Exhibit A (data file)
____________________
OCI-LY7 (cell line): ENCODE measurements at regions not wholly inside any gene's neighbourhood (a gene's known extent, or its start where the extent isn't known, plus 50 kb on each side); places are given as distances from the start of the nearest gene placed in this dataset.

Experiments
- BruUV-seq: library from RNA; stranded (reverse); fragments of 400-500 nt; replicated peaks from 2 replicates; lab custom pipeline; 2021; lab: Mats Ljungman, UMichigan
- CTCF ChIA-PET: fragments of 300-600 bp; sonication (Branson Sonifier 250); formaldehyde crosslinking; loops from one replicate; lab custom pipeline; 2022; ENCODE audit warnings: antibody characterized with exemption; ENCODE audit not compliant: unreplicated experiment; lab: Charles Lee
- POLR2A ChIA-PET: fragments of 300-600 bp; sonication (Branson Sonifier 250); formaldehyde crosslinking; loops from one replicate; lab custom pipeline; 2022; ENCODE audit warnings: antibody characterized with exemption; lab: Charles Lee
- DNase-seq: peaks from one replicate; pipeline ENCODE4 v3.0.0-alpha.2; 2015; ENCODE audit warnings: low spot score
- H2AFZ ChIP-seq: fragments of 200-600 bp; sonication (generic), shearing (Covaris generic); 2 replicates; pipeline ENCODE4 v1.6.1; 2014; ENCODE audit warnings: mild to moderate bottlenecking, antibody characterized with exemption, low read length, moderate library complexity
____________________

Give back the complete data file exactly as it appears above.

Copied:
OCI-LY7 (cell line): ENCODE measurements at regions not wholly inside any gene's neighbourhood (a gene's known extent, or its start where the extent isn't known, plus 50 kb on each side); places are given as distances from the start of the nearest gene placed in this dataset.

Experiments
- BruUV-seq: library from RNA; stranded (reverse); fragments of 400-500 nt; replicated peaks from 2 replicates; lab custom pipeline; 2021; lab: Mats Ljungman, UMichigan
- CTCF ChIA-PET: fragments of 300-600 bp; sonication (Branson Sonifier 250); formaldehyde crosslinking; loops from one replicate; lab custom pipeline; 2022; ENCODE audit warnings: antibody characterized with exemption; ENCODE audit not compliant: unreplicated experiment; lab: Charles Lee
- POLR2A ChIA-PET: fragments of 300-600 bp; sonication (Branson Sonifier 250); formaldehyde crosslinking; loops from one replicate; lab custom pipeline; 2022; ENCODE audit warnings: antibody characterized with exemption; lab: Charles Lee
- DNase-seq: peaks from one replicate; pipeline ENCODE4 v3.0.0-alpha.2; 2015; ENCODE audit warnings: low spot score
- H2AFZ ChIP-seq: fragments of 200-600 bp; sonication (generic), shearing (Covaris generic); 2 replicates; pipeline ENCODE4 v1.6.1; 2014; ENCODE audit warnings: mild to moderate bottlenecking, antibody characterized with exemption, low read length, moderate library complexity